Publication Date April 11, 2016

Wildfires, Once Confined to a Season, Burn Earlier and Longer

United States
Trainees learned to dig a fire line at the Arizona Wildfire and Incident Management Academy at Embry-Riddle Aeronautical University in Prescott. The federal costs of fighting fires rose to $2 billion last year. Photo: Caitlin O'Hara, The New York Times

Fires, once largely confined to a single season, have become a continual threat in some places, burning earlier and later in the year, in the United States and abroad. They have ignited in the West during the winter and well into the fall, have arrived earlier than ever in Canada and have burned without interruption in Australia for almost 12 months.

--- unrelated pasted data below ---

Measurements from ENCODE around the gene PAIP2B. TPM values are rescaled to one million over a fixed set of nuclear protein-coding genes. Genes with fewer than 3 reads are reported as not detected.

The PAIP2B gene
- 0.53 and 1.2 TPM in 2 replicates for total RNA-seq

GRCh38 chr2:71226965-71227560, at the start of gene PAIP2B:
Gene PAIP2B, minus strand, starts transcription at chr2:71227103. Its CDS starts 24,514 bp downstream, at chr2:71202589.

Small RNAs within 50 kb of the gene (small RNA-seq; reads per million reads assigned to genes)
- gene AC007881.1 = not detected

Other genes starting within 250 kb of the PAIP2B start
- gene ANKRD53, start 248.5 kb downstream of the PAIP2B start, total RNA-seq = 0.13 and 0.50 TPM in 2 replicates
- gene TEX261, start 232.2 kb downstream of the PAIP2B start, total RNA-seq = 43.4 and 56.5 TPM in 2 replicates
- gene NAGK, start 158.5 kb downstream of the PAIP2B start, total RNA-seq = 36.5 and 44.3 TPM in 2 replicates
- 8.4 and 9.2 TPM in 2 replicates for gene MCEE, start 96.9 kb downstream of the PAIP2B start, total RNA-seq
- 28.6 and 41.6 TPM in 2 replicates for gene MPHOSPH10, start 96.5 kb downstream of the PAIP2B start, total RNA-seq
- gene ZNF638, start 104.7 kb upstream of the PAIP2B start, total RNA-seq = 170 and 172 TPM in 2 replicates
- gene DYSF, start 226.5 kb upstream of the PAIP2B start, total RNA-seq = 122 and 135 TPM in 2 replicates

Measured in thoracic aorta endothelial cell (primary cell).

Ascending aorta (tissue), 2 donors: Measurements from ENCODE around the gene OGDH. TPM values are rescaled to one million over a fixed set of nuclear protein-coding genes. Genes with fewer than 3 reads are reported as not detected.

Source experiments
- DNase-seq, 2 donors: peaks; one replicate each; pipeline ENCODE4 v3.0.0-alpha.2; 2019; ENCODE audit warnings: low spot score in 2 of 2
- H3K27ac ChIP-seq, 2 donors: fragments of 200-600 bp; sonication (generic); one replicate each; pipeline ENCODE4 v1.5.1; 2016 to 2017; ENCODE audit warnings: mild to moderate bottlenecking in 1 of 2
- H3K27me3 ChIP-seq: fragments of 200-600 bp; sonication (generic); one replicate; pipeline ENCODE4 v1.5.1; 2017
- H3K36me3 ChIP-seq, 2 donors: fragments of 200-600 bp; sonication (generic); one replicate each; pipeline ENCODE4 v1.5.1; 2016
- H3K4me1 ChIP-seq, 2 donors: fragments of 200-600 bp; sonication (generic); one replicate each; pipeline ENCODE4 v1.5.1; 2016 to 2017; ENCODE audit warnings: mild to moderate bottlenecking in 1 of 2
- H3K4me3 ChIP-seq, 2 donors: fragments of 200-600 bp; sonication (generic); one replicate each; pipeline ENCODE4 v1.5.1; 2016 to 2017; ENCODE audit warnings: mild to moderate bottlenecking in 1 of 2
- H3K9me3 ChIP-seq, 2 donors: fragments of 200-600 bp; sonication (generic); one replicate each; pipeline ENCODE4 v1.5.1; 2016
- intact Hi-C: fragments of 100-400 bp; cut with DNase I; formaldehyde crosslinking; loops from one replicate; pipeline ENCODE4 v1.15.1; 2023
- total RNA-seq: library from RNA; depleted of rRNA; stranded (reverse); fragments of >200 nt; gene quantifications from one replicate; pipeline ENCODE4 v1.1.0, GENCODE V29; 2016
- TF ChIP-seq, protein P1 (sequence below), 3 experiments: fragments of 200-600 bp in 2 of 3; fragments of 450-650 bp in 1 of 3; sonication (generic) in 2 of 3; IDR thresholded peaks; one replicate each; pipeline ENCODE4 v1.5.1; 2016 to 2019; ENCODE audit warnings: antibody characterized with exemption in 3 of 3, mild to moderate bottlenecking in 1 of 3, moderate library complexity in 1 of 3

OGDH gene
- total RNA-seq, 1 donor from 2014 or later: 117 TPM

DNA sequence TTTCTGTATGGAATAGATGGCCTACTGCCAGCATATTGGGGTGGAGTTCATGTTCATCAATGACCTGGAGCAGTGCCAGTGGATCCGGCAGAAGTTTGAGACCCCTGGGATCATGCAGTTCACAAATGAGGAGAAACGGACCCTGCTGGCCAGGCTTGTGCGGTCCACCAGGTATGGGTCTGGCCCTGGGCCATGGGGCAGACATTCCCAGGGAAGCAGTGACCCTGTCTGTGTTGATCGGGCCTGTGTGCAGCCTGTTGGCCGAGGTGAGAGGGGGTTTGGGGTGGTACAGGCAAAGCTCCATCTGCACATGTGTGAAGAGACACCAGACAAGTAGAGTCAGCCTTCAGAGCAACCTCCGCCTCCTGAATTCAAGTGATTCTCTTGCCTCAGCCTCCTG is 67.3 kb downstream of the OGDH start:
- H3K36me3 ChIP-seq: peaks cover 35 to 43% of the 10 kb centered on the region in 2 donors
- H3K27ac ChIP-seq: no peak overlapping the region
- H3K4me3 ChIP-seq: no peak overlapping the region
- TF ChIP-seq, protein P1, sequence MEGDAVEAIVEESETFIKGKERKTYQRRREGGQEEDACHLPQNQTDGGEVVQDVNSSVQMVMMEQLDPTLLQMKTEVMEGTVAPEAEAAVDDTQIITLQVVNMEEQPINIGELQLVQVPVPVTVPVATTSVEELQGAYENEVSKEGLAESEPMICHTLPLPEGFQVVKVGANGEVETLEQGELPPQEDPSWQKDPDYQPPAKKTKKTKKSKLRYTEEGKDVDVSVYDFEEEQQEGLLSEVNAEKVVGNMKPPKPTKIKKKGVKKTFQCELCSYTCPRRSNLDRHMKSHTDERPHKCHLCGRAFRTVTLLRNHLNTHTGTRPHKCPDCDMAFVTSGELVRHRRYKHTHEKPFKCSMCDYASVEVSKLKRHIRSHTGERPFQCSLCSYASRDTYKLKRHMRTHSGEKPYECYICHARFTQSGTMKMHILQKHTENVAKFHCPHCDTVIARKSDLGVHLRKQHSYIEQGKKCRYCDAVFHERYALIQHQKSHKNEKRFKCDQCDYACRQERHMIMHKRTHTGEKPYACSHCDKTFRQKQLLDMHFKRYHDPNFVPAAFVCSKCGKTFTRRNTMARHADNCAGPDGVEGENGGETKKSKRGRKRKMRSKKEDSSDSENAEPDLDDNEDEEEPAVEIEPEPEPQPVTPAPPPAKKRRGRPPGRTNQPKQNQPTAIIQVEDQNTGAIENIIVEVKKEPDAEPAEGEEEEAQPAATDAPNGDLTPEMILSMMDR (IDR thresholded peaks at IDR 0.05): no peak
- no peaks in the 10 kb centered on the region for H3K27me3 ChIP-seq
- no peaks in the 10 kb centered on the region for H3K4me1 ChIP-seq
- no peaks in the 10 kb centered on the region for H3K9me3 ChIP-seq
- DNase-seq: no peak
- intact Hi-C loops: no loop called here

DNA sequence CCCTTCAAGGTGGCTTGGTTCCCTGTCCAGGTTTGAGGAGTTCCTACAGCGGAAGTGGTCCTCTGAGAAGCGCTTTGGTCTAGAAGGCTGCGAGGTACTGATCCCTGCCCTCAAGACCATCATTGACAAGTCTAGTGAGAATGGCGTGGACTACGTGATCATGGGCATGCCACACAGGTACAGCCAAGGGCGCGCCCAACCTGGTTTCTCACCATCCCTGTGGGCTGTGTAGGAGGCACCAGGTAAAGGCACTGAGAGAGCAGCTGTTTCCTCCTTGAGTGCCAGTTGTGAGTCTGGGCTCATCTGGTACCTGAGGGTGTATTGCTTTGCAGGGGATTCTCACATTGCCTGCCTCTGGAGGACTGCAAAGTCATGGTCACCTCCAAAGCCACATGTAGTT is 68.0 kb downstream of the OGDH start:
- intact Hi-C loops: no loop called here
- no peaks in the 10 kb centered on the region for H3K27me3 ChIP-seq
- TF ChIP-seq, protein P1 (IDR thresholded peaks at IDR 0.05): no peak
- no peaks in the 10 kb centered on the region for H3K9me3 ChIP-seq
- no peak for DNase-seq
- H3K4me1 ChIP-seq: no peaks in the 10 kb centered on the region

A leading culprit is climate change. Drier winters mean less moisture on the land, and warmer springs are pulling the moisture into the air more quickly, turning shrub, brush and grass into kindling. Decades of aggressive policies that called for fires to be put out as quickly as they started have also aggravated the problem. Today’s forests are not just parched; they are overgrown.

In some areas, “we now have year-round fire seasons, and you can say it couldn’t get worse than that,” said Matt Jolly, a research ecologist for the United States Forest Service. “We expect from the changes that it can get worse"